(c) Allegations of the use of undue force and involuntary sedation in the removal of rejected asylum-seekers;

(d) The over-representation of aboriginal people in prison throughout the criminal justice system in the State party;

(e) The position of the State party in arguments before courts, and in policies and practices, that when a person is considered a serious criminal or a security risk, he/she can be returned to another State even where there are substantial grounds for believing that the individual would be subjected to torture, an action which would not be in conformity with the absolute character of the provisions of article 3, paragraph 1, of the Convention;

(f) The public danger risk assessment carried out without interview or transparency prior to the refugee determination procedure, and that persons considered to be a security risk are not eligible to have their cases examined in depth under the normal refugee determination procedure. In addition, the Committee notes that at present both the review of security risk and the review of the existence of humanitarian and compassionate grounds are carried out by the same governmental body; the Committee is also concerned that the alleged lack of independence of decision-makers, as well as the possibility that a person can be removed while an application for humanitarian review is under way, may constitute obstacles to the effectiveness of the remedies to protect the rights in article 3, paragraph 1, of the Convention;

(g) The lack of adequate measures taken with regard to breaches of the norms of the Convention as required by article 7, paragraph 1;

(h) Notwithstanding the new War Crimes and Crimes against Humanity Bill and the assurances of the State party, the possibility that an accused torturer could still plead a number of defences that would grant him/her immunity, including that foreign proceedings had been conducted for the purpose of shielding the accused from criminal responsibility; that the offence was committed in obedience of the law in force at the time; or that the accused had a motivation other than an intention to be inhumane.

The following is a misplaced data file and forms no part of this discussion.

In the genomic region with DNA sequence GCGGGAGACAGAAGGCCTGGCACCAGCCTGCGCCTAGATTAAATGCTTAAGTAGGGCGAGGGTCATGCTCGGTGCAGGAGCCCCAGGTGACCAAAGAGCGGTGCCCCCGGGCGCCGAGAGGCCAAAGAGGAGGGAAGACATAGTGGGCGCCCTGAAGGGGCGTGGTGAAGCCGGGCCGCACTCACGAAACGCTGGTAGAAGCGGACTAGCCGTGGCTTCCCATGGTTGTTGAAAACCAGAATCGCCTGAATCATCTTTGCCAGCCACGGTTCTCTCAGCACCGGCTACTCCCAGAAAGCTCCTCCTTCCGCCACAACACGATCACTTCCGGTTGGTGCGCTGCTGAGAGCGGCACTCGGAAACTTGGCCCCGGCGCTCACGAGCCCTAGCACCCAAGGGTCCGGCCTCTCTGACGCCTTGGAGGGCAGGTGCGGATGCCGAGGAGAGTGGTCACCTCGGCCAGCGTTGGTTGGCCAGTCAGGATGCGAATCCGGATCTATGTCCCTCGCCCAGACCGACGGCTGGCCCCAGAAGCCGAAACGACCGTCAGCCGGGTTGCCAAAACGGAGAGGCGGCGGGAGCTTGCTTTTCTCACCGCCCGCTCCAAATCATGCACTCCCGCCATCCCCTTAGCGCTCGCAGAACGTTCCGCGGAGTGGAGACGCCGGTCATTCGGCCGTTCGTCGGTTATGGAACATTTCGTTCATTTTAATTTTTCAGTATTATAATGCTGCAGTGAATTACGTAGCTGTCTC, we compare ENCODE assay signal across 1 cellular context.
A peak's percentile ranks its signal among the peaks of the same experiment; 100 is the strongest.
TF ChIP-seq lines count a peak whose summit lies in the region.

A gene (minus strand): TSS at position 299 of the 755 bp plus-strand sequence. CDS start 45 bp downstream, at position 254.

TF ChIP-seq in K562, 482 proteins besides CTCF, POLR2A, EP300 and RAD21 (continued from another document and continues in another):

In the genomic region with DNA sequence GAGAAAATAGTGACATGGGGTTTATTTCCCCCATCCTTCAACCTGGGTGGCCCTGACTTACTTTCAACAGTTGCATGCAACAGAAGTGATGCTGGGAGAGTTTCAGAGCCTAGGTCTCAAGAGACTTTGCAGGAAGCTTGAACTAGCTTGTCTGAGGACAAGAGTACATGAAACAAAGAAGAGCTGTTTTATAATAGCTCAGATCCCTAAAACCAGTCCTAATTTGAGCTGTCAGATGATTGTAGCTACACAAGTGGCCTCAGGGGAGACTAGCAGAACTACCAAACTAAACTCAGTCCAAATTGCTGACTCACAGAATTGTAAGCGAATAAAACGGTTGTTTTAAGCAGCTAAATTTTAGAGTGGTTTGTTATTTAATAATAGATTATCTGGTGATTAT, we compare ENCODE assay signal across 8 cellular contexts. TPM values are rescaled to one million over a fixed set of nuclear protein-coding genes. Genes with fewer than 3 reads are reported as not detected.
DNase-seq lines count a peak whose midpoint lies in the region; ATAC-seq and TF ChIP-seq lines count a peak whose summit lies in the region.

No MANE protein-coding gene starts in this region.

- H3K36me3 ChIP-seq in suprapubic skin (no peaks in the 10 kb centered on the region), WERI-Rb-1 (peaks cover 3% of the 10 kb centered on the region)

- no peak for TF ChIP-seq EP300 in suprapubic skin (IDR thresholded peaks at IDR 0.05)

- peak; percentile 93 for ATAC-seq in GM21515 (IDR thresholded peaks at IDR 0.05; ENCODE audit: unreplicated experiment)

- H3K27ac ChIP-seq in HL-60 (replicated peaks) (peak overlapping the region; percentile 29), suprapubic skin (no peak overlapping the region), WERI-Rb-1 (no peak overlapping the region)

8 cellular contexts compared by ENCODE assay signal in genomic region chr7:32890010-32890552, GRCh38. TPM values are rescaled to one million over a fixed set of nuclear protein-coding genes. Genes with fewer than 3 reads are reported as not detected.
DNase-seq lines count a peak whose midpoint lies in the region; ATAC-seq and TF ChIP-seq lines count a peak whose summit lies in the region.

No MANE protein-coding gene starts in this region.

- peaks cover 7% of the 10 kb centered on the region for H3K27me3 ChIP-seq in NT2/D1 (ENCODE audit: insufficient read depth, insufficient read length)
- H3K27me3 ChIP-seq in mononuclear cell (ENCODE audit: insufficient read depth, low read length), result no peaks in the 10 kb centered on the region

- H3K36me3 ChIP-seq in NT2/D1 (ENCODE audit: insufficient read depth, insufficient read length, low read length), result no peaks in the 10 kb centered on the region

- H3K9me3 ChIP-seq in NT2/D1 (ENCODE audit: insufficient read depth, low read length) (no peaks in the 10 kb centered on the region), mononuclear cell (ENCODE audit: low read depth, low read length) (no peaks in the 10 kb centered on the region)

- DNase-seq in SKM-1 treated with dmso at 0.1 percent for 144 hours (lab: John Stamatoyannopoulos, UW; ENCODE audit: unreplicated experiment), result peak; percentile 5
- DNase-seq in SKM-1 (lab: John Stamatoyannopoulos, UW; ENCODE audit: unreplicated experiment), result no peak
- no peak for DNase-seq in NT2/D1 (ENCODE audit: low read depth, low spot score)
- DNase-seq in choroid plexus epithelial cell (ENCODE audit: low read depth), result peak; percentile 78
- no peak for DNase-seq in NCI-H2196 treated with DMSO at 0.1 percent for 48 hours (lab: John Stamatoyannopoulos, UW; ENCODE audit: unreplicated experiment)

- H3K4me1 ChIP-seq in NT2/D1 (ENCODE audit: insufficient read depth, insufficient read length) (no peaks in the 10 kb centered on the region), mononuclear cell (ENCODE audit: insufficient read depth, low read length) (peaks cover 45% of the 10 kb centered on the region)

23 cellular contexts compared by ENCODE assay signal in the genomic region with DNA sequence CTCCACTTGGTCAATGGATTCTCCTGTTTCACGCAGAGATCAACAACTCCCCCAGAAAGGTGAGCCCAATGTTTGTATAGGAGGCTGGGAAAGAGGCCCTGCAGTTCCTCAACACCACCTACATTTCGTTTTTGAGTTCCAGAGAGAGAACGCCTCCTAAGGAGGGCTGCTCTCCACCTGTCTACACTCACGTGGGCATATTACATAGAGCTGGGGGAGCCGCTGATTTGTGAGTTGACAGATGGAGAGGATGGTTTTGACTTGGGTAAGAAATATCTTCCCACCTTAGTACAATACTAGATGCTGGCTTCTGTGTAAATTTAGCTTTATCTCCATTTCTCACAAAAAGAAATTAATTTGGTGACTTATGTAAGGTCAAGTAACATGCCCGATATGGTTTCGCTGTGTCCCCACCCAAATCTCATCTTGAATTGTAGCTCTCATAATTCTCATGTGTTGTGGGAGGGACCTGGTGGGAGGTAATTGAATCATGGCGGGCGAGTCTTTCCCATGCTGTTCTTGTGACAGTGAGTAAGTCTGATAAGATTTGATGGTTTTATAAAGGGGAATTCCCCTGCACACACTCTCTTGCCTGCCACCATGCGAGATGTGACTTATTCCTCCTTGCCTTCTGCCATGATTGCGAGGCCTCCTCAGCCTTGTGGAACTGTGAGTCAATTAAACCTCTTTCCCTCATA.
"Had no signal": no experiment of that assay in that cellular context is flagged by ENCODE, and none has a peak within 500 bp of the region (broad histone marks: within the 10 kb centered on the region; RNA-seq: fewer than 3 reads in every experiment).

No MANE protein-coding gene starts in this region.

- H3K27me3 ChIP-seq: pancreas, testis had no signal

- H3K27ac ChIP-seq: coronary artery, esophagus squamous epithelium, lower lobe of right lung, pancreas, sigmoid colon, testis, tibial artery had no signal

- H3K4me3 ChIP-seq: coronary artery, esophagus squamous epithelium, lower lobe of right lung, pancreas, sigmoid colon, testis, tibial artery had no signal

D. Recommendations

59. The Committee recommends that the State party:

(a) Comply fully with article 3, paragraph 1, of the Convention prohibiting return of a person to another State where there are substantial grounds for believing that the individual would be subjected to torture, whether or not the individual is a serious criminal or security risk;

(b) Enhance the effectiveness of the remedies to protect the rights granted by article 3, paragraph 1, of the Convention. Noting the assurances that the proposed new Immigration and Refugee Act provides for a pre-removal risk assessment "available to all persons under a removal order", the Committee encourages the State party to ensure that the proposed new legislation permits in-depth examination by an independent entity of claims, including those from persons already assessed as security risks. The Committee urges the State party to ensure that obstacles to the full implementation of article 3 are removed, so that an opportunity is given to the individual concerned to respond before a security risk decision is made, and that assessments of humanitarian and compassionate grounds are made without demanding a fee from a person who seeks protection.

(c) Prosecute every case of alleged torture in a territory under its jurisdiction where it does not extradite the alleged torturer and the evidence warrants it, and prior to any deportation;

(d) Remove from current legislation the defences that could grant an accused torturer immunity;

(e) Consider the creation of a new investigative body for receiving and investigating complaints regarding the Convention, such as those pertaining to the subjects of concern cited above, including allegations relating to members of the indigenous population;

(f) Continue and enhance training of military personnel on the standards required by the Convention and related human rights matters, including those regarding discriminatory treatment;

(g) Submit its fourth periodic report, which was due in July 2000, in the most timely manner possible.